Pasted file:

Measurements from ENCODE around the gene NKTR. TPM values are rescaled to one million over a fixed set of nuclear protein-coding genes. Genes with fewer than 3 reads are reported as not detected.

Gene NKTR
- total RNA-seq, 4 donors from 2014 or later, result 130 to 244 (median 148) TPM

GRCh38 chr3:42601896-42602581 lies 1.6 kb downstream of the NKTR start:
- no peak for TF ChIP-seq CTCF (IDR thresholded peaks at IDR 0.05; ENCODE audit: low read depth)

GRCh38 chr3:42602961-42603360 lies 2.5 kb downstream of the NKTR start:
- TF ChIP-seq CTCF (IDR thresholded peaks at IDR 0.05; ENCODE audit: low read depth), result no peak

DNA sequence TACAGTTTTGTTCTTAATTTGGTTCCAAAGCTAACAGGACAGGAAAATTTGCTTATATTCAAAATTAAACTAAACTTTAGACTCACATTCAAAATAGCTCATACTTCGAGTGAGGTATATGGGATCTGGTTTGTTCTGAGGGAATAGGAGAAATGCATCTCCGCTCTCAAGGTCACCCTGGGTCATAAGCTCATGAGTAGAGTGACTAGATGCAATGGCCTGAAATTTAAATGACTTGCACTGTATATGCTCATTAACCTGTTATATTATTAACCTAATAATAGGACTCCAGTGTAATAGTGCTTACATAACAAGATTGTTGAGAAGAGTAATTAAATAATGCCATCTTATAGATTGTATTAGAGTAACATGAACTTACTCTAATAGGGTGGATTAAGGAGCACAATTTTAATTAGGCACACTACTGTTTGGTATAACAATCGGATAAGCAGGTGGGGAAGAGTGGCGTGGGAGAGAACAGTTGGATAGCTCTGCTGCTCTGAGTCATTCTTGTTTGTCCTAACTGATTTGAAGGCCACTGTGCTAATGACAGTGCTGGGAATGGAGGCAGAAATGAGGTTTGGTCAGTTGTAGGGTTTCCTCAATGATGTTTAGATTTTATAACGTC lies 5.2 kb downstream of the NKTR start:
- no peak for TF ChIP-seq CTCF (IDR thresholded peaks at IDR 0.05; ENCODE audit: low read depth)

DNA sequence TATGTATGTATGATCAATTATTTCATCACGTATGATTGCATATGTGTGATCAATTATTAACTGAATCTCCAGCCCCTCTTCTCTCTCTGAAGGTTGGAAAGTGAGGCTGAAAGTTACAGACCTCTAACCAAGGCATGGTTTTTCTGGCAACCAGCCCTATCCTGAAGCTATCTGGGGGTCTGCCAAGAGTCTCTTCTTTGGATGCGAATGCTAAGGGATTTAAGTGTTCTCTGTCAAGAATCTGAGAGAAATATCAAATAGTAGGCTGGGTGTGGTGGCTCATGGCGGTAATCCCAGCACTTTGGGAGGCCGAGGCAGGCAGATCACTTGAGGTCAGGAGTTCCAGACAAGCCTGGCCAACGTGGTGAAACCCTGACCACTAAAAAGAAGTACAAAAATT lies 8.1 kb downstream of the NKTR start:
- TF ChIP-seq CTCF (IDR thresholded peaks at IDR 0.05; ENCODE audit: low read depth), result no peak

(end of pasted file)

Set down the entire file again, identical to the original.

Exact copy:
Measurements from ENCODE around the gene NKTR. TPM values are rescaled to one million over a fixed set of nuclear protein-coding genes. Genes with fewer than 3 reads are reported as not detected.

Gene NKTR
- total RNA-seq, 4 donors from 2014 or later, result 130 to 244 (median 148) TPM

GRCh38 chr3:42601896-42602581 lies 1.6 kb downstream of the NKTR start:
- no peak for TF ChIP-seq CTCF (IDR thresholded peaks at IDR 0.05; ENCODE audit: low read depth)

GRCh38 chr3:42602961-42603360 lies 2.5 kb downstream of the NKTR start:
- TF ChIP-seq CTCF (IDR thresholded peaks at IDR 0.05; ENCODE audit: low read depth), result no peak

DNA sequence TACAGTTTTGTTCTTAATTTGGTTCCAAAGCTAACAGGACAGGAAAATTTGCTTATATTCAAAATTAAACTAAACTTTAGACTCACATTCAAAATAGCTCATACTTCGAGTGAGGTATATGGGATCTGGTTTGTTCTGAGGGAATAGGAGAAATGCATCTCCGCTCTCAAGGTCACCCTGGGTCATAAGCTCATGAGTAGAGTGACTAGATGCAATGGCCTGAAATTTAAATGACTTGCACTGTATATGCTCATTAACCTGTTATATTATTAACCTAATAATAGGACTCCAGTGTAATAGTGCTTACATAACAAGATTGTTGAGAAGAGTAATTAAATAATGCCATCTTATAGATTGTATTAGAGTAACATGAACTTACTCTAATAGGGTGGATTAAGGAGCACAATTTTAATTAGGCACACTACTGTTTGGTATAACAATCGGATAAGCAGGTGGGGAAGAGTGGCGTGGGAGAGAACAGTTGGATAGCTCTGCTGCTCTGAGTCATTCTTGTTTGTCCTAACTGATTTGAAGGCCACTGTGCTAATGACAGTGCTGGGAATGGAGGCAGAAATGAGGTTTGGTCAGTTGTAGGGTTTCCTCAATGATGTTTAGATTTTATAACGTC lies 5.2 kb downstream of the NKTR start:
- no peak for TF ChIP-seq CTCF (IDR thresholded peaks at IDR 0.05; ENCODE audit: low read depth)

DNA sequence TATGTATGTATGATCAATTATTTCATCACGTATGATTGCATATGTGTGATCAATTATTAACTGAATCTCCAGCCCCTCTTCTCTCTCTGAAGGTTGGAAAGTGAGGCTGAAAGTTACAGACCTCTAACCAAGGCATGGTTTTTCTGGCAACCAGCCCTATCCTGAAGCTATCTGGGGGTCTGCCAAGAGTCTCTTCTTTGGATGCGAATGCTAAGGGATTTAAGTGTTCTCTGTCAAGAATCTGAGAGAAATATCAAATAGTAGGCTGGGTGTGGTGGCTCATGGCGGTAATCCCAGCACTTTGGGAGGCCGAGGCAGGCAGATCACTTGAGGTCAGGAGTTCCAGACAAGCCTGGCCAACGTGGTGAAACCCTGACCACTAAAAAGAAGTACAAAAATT lies 8.1 kb downstream of the NKTR start:
- TF ChIP-seq CTCF (IDR thresholded peaks at IDR 0.05; ENCODE audit: low read depth), result no peak